Peter Jordan alerted me earlier today to a New York Times article about whether you should wait for a bus or start walking. He suggested that it might be one for me. (Or “one 4 u”, should I say.) Oddly, the article bears the title “Bus-wait Formula, The”. Either it’s incomplete in some way, or some form of iTunes-esque artists algorithm has been run against it putting the The (not The The) at the end.
The overall outcome of the scientific study is that you should stay put, unless your journey distance is short, and the buses are infrequent. No shit.
The formula is relatively straightforward to establish. Here’s my maths.
Let’s say the expected time until the next bus is x, that your walking journey time is y, and the bus journey time is z. (To get rid of a variable, you could measure z instead as a fixed fraction of y, if you know the comparative speed of the bus and walking.)
If you walk, you’ll take y time to get to your destination. If you wait for the bus, you will take on average x + z. So if the expected wait time is less than the walking time less the bus journey time, then wait; else walk.
The dilemma is largely taken away from you in London, with the digital read-outs that adorn many bus stops—although I’ve once or twice debated whether to walk a little further to the bus stop with the read-out, or head for the closer, read-out-free bus stop.
A more difficult dilemma each day is which 87 bus stop to head to having walked down the north side of Horseferry Road on to Millbank. Should I turn left, against the bus’s direction of travel, running to the stop if I see the bus approaching? Or should I instead turn right down Millbank, running instead to the subsequent stop should I see the bus. This evening, I solved the dilemma. Turning left into Millbank, the 87 was already at the bus stop. So I turned on my heels, traversed many lanes of traffic and sprinted to the subsequent bus stop and catching the bus my a comfortable margin, aided in part by the slow progress of the bus due to traffic. Which means there’s no benefit in heading for the earlier bus-stop.
Must’ve been a slow news day at the NYT.
Ocado has the power to be the Amazon of online food shopping in the UK. But it won’t be.
Last night, we had a 9–10pm delivery slot. We often go for this slot because it’s free—most delivery slots now cost extra, anything up to £5.99—and we are not big Saturday night revellers. I received a call from the delivery man at 9.50pm saying that he would be late, and that he expected to be with me at 11.15pm.
He eventually rocked up at 11.50pm. I unpacked the fridge and freezer bags and hit the sack at 12.10am, saving the unpacking of the cupboard goods until this morning.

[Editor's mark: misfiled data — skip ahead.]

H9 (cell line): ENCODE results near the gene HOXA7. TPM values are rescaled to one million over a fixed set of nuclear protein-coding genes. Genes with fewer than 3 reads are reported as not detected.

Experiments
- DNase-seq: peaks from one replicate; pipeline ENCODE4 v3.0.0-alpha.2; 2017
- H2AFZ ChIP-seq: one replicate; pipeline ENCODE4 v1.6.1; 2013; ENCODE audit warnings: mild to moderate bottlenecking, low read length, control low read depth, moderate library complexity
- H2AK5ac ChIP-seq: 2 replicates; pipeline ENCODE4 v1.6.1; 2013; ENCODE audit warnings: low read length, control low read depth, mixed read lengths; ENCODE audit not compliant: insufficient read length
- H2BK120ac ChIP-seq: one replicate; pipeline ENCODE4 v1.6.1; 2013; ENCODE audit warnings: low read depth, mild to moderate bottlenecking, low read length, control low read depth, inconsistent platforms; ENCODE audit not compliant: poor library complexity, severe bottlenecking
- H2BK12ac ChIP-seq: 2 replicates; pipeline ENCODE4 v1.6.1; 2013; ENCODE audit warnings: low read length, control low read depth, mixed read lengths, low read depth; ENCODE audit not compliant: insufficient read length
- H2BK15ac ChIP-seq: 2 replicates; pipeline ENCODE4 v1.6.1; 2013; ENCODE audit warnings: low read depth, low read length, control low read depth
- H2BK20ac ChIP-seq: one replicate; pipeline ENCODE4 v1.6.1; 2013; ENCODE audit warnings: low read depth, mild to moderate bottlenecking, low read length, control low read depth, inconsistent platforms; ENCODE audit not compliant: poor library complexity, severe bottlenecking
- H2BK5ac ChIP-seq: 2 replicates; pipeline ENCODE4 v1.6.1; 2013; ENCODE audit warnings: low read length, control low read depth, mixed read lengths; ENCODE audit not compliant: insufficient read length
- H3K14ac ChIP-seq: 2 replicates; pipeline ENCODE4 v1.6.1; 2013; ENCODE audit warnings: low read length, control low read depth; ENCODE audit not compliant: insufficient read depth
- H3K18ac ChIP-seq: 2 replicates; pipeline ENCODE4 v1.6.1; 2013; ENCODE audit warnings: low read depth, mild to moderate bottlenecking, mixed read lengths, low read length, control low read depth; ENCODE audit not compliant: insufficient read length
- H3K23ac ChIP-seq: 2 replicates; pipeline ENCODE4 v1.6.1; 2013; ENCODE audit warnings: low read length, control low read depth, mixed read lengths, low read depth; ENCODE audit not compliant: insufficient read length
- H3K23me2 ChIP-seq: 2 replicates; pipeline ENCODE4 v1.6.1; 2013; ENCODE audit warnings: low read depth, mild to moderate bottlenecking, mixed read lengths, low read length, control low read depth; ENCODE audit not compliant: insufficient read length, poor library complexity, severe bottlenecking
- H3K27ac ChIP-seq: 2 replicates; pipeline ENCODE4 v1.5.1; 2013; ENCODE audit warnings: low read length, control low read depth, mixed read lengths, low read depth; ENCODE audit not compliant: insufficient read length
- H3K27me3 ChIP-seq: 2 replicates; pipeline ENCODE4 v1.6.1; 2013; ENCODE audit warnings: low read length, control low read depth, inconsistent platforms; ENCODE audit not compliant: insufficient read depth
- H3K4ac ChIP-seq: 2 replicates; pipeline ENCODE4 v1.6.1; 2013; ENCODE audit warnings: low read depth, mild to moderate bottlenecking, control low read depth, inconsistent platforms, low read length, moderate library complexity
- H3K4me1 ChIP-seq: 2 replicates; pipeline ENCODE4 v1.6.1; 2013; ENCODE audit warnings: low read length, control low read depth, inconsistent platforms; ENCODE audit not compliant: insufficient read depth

The driver was very apologetic, and I asked the reasons behind the delay, and how I could get some recompense out of Ocado.
Here’s the reason. Ocado’s new business is going through the roof. They’re recruiting more and more new customers, and they are now delivering to over 14,000 addresses per day. But their fleet of delivery vans is not increasing, not at the same rate, at least. Instead, they’re packing more and more delivery slots into a given hour, and increasing the number of delivery slots, now delivering on Sundays, for example.
Eighteen months ago, the drivers were asked to do six deliveries per hour. Now, they’re asked to do between ten and twelve per hour—a ridiculous expectation given that the driver generally spends a good ten minutes parked outside our property identifying the right boxes before knocking on our door.
Now the drivers are paid by the hour. And if they’re delayed and willing to work longer (and the customers are willing to accept the late deliveries), then they’ll make more money on the night. (A great example of remuneration strategy driving perverse behaviour.) If they’re not willing to do crazy amounts of overtime, then they have the right to call the customer confirming that they will not receive their goods, and asking them to call customer services to arrange a revised delivery slot.
I guess their hope is that their drivers are willing to work the longer hours, that customers are willing to accept the late deliveries, and that those customers won’t be too put out by the delay.
Amazon doesn’t do this to its customers. It makes a next-day delivery commitment and sticks to it. And in the rare event that it’s not met and the customer isn’t happy, it bends over backwards to make sure the customer is made happy, even telling its customers to keep any books that might have been delivered wrongly. (By contrast, when we told Ocado that £14-worth of infant milk did not arrive in the delivery the other week, they questioned my wife heavily before eventually honouring the refund.)